Thursday, 2 February 2012


(A previous post on some things to bear in mind during our Sisyphean endeavour. Feel free to add your own.)

1. Rejection is the norm, the default. Each time you achieve some success, regard it as a mistake and get back to work.

2. Your biggest asset is a dissatisfaction with everything you write. It’s never good enough; you can always improve it.

3. Don’t dabble; it’s not a hobby (unless it is, in which case stop reading this). Regular (preferably long) hours is the only way.

4. You are always writing. There is no time off for good behaviour. Every tiny event, each smell and sound, is material. Bank it.

5. Read. Everything. Past and present. You simply can’t be any good at this otherwise.

6. Take risks.

7. Don’t show work to friends and family. Unless they’re in the business, their opinion has nothing to offer you. Let them buy your book like everyone else. Perhaps with a discount.

8. Every time you announce you’re writing a book, the response will be, What’s it about? Reply, It’s about 90,000 words and quickly shuffle away. Even if you can do your book justice in thirty seconds at a party to someone who really doesn’t want to know, DON'T. The only time you tell your story, during composition, is as you write it.

9. Just get the words down. Worry about how good they are and the order they’re in later. All writing, as the cliché goes, is rewriting.

10. If you’re in this for money or fame, stop now.


SueG said...

gotta say, these are some of the best rules I've ever seen. Wise words, Tom. Wise words.

Nicola Morgan said...

Hi Tom - great advice and I agree with it all except No 8. Yes, if you just mean not to tell it to "someone who doesn't want to know," I perhaps agree, but if we can't interest people in a few seconds, how can we expect a sales rep or marketing person or bookseller to do so later? I think we owe it to ourselves and our book to be able to say what it's about, succinctly and compellingly - otherwise it's rather likely no one will read it... I DO agree that when it's very early days in the first draft it's fair enough to bat the question away with something Delphic, but after that i'm afraid we have to bite the bullet, even if it takes a big intake of breath and we really wish the person hadn't asked. One answer is to lie, by the way! Say, sex, secrets and a terrifying encounter with the devil. That should do it!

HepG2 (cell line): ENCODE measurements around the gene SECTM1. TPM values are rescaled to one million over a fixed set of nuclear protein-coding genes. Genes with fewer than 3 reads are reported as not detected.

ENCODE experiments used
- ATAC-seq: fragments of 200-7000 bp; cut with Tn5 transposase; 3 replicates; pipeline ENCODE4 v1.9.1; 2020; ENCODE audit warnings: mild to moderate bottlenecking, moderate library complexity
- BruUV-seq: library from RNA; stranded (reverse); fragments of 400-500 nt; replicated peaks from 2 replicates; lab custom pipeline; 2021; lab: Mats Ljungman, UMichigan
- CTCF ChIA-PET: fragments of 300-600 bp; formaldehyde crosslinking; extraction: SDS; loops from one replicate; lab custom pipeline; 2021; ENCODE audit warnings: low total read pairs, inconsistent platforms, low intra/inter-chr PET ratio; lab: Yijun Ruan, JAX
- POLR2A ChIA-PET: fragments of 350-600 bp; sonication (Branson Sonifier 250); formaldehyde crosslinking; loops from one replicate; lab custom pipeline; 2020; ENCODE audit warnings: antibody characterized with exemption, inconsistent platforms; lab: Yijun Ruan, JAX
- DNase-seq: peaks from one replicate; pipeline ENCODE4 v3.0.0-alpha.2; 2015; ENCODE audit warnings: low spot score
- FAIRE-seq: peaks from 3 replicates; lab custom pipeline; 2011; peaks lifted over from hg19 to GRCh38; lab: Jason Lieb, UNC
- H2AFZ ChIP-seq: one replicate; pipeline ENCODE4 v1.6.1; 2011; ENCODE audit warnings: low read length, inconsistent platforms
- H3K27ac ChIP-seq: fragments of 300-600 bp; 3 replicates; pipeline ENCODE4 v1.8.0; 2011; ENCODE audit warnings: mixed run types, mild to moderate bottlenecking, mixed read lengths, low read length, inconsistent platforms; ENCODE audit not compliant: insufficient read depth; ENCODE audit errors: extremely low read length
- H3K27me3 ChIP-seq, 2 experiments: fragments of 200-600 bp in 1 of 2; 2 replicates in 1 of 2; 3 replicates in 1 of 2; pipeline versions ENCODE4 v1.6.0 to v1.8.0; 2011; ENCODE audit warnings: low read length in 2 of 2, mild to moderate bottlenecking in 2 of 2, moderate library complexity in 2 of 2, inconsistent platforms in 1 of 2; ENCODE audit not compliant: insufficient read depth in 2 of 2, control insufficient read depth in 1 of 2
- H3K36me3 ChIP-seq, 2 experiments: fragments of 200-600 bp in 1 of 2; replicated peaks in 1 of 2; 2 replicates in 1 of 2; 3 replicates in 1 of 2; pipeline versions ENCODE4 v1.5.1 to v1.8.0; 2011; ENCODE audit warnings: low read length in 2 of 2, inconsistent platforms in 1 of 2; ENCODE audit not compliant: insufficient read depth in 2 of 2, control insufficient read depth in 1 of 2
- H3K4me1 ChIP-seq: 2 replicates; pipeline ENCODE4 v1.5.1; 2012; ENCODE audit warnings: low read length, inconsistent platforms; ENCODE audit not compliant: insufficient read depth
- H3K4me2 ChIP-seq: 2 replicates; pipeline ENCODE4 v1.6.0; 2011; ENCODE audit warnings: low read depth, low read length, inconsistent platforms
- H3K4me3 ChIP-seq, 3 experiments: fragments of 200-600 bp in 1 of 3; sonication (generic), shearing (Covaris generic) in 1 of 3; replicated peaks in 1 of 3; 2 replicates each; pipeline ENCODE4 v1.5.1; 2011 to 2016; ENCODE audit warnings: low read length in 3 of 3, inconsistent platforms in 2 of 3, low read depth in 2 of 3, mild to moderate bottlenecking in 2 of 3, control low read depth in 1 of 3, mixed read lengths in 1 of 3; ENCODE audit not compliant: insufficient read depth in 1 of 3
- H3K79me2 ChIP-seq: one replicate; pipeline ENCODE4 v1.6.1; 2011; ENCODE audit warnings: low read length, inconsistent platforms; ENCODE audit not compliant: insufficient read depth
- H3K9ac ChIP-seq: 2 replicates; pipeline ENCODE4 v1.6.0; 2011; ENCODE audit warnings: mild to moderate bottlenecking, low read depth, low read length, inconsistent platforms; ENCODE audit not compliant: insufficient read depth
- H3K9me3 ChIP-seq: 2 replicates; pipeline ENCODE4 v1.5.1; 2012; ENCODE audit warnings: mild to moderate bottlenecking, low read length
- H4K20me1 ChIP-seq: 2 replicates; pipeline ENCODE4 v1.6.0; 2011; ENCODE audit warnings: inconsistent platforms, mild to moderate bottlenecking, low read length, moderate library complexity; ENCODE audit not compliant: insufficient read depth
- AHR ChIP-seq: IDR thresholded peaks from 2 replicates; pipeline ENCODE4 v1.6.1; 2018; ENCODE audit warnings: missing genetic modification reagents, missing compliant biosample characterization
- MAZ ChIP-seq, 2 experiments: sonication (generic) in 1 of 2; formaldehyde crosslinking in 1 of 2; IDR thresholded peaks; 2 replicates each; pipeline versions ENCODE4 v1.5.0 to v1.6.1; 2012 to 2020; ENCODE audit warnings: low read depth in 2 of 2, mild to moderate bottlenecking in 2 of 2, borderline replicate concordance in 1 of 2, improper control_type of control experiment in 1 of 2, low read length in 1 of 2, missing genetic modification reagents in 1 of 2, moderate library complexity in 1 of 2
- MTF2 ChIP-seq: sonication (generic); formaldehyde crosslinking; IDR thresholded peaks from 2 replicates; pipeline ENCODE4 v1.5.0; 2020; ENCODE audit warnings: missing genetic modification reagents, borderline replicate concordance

TOM J VOWLER said...

Thanks, Sue. Lovely to see you here.

Hi Nicola. Hope all good with you, and that the move went well. I agree, we should be able to pique interest, giving a brief and compelling blurb of our book. What I'd warn against, during composition, is being sucked in to tell the entire story, giving detailed plot points, should anyone want to listen that long. I find this undermines some of the enthusiasm for telling it as you write it. There's also the (small) danger of someone borrowing your wonderful ideas and getting there first. But yes, hard as it can be, as writers we should be able to talk about our 'babies' succinctly and with confidence.

Blake Kimzey said...

I like all of these rules, especially no. 8. Talking about your writing in conversation is almost as bad as not writing at all (unless, of course, you are at your book launch party or being interviewed, in which case, you've already followed the list).


L'Aussie said...

Love the list. Love the cheeky answer to No 8.

Paul Lamb said...

I especially line #9.

Anna-Marie said...

For no. 5 - does reading blogs count? I do a lot of that. Unfortunately it takes me almost as long to read a novel as it does to write one. I need to develop the ability to exist without sleep in order to fit life in.

TOM J VOWLER said...

Hi Blake. Good to hear from ya.

Thanks for stopping by, L'Aussie and Paul.

Fraid not, AM!

TOM J VOWLER said...

And #5 shouldn't be taken literally, because as Stewart Lee pointed out ( in his cheek, the person who read everything published in their lifetime today, would be more stupid than a person who read nothing.

TOM J VOWLER said...

Okay, so that link doesn't work anymore, but am sure youtube has his brilliant routine on books somewhere if you want a laugh.

chillcat said...

I agree with your list. Quiet, stealth, long hours, no rewards. That's all there is.

Mike said...

Great advice man. Thanks for the info.